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Col de la Perche

This is one of the main traffic crossings between Prades in France and Puigcerda in Spain. Traffic can be pretty heavy, but there is also a good shoulder for the most part above Olette. I saw several other cyclists along the route. But alternatives exist, that are sometimes not immediately apparent just from a casual glance at the map. But the other routes do not follow this fairly spectacular canyon route with a train, with traction assistance, formidable climbing competition for any bicycle.

1.(00.0km,1160m)START-END WEST: intersection west of Puigcerda
3.(08.6km,1310m)turnoff to Eina and its summit
4.(17.8km,1579m)TOP: Col de la Percha and second turnoff to Eina
5.(20.5km,1560m)Mont Louis s(u)
7.(40.0km,0620m)START-END EAST: Olette


From West.
(described from end of profile, moving left) The lower part of this approach is the most difficult from a traffic standpoint. There is not much room for the road in the canyon below Olette, and its crowd drawing village walls. One obvious alternate way to climb up to the same plateau and, is via the higher Col de Llose. Other options probably exist using very narrow small paved roads.

The profile starts in Olette. The road climbs together with the Tren Jaune out of the canyon. The bridges and tunnels of the railline are an added attraction to the scenery. Much of the rail line can be seen from the road. Fontpedreuse hangs by the hillside, its houses not having slipped off the steep slope into the canyon below, since the many hundred years it was built - to the best of my knowledge. The road has an especially interesting vantage point on this village from a little above.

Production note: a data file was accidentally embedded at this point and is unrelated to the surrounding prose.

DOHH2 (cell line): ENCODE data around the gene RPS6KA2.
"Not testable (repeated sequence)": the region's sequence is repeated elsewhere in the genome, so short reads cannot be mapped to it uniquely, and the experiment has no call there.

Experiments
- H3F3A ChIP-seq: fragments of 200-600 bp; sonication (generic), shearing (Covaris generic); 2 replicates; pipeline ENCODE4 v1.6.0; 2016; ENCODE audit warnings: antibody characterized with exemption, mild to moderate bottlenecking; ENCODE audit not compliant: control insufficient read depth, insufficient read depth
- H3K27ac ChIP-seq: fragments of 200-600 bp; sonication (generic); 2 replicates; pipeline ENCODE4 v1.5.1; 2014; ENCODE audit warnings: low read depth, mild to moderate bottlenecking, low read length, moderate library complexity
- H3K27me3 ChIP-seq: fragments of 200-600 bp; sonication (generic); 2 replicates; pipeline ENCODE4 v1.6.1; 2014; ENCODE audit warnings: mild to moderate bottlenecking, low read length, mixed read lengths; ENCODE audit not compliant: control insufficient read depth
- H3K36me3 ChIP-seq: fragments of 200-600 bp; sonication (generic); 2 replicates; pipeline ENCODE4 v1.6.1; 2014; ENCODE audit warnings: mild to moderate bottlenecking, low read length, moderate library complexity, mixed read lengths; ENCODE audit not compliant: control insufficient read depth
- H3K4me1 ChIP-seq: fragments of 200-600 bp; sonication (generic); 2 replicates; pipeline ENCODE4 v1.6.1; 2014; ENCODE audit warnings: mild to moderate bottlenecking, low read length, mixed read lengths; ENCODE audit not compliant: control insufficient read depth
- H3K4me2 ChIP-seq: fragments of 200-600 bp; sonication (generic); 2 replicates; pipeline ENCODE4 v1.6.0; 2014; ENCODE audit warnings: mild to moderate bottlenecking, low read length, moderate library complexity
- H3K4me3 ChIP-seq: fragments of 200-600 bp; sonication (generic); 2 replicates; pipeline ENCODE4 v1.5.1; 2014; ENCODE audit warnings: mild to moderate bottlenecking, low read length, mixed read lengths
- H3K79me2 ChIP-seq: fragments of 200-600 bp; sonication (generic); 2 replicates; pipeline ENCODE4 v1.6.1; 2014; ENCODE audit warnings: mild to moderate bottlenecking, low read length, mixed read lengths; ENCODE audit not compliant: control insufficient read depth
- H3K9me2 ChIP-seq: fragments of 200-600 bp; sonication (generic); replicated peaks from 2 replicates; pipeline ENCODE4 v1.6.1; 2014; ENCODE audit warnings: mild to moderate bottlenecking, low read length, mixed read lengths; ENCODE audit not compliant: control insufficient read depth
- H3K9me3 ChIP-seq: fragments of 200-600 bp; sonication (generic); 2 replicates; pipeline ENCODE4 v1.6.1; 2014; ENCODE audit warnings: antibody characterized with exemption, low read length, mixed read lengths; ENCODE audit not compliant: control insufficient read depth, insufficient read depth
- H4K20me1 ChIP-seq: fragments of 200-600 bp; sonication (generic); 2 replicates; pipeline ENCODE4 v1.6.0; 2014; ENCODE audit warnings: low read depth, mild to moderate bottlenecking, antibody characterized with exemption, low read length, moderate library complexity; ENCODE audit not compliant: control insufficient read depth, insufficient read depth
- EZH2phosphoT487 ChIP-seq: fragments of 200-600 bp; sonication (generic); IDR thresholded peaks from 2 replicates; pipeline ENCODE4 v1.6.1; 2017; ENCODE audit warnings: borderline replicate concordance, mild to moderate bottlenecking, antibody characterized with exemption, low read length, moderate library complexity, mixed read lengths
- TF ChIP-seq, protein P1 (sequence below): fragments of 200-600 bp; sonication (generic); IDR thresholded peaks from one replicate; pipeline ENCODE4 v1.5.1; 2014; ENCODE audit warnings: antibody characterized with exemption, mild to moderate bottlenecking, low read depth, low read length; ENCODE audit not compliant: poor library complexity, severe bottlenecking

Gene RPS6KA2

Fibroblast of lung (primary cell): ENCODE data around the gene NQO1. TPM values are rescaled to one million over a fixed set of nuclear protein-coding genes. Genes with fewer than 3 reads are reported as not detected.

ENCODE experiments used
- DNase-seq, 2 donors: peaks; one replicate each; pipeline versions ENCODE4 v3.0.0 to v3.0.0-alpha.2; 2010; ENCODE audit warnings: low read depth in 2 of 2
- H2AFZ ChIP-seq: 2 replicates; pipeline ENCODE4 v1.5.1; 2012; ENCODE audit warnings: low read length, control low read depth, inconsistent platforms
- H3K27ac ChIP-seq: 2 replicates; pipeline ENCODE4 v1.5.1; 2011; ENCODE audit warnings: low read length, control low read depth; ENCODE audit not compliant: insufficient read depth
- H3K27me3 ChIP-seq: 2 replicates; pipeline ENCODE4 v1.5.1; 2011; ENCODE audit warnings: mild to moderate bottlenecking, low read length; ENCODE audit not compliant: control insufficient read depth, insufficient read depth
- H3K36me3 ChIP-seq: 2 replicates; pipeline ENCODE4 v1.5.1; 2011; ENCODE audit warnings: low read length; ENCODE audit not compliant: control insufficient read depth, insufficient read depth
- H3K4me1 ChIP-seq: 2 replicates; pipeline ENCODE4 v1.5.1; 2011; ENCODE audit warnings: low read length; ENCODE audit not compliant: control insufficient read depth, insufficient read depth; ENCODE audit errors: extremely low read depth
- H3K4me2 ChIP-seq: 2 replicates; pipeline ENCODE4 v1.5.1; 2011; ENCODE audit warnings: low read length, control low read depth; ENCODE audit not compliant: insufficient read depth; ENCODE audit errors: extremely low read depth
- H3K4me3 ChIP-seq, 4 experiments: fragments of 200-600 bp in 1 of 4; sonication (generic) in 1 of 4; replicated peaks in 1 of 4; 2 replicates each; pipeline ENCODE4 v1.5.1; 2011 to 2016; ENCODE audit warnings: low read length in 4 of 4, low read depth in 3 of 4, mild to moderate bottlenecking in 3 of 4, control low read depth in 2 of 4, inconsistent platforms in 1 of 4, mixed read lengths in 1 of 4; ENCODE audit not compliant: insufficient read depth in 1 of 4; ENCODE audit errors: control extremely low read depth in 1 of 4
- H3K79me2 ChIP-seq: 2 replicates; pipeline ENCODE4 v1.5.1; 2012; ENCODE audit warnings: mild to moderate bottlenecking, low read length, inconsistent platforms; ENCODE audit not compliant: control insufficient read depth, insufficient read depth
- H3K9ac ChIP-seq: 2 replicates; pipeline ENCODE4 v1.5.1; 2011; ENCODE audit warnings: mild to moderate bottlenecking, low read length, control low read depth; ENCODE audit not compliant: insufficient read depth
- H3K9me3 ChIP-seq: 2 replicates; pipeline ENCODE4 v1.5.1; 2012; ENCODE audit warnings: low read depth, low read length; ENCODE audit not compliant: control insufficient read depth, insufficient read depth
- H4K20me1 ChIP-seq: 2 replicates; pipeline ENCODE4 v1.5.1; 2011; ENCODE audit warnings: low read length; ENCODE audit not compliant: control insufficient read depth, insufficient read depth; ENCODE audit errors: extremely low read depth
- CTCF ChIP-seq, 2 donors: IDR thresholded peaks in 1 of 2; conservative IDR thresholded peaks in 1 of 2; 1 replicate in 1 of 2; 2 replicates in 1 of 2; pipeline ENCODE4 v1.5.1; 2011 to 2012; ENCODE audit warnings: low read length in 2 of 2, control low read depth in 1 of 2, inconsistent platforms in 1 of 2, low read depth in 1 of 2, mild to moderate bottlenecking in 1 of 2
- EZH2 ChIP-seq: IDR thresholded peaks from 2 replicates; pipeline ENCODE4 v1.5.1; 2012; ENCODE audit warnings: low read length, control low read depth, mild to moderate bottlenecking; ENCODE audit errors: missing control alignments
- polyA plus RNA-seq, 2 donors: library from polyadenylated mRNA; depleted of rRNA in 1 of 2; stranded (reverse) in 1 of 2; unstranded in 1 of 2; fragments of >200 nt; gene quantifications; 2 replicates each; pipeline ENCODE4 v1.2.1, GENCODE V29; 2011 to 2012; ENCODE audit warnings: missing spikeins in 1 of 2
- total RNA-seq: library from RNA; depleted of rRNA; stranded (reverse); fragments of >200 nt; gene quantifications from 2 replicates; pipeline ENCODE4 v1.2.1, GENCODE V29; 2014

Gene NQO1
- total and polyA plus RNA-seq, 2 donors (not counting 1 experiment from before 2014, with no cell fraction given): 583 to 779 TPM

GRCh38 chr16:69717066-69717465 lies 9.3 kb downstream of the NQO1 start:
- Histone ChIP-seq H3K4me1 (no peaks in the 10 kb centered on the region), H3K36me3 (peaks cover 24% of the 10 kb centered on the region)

Now the road is getting serious about getting out of the canyon and onto the plateau. After a series of switchbacks even the railroad with its traction devices remain below, its tracks hanging above the gorge with the help of an adventurous suspension bridge.

As the road gets to the top, it becomes clear that this is a broad rounded plateau like top, covered with many other summit points. It feels like the highest point of the road is right below the Mt Louis fort, part of the Maginot defensive line during WW2. However, checking the profile validates that Col de la Perche is actually the highest point, even if just by 20 meters. The pass itself is a busy spot. It contains a pass sign, surrounded by houses, businesses and traffic.

left: climbing across from the Tren Jaune tracks.

below both: Fontpedreuse

left: descending from Mont Louis on what is called the western approach

From East. (described downwards, moving left on the profile). Going down this side, there are several options that are more attractive on a bicycle than this main road. They include the Eyne summit and the ride through Bolquere, pictures and profile included in the Col de Mel page.

But here are a few notes on the profiled route along the main road anyway. N116 drops and crosses Col Rigat, just a shoulder point. The Tren Jaune runs immediately next to the road here, and enters a short tunnel, signed with the pass.

The last switchbacks down into Saillago have an especially expansive overview of the trainline, so that chances are best for actually seeing one of these modern appearing, yet slowly crawling two car trains.

cLiCk on image , arrows , or thumbnails to advance slideshow

A Dayride with this point as shoulder summit is on page: Col de Mel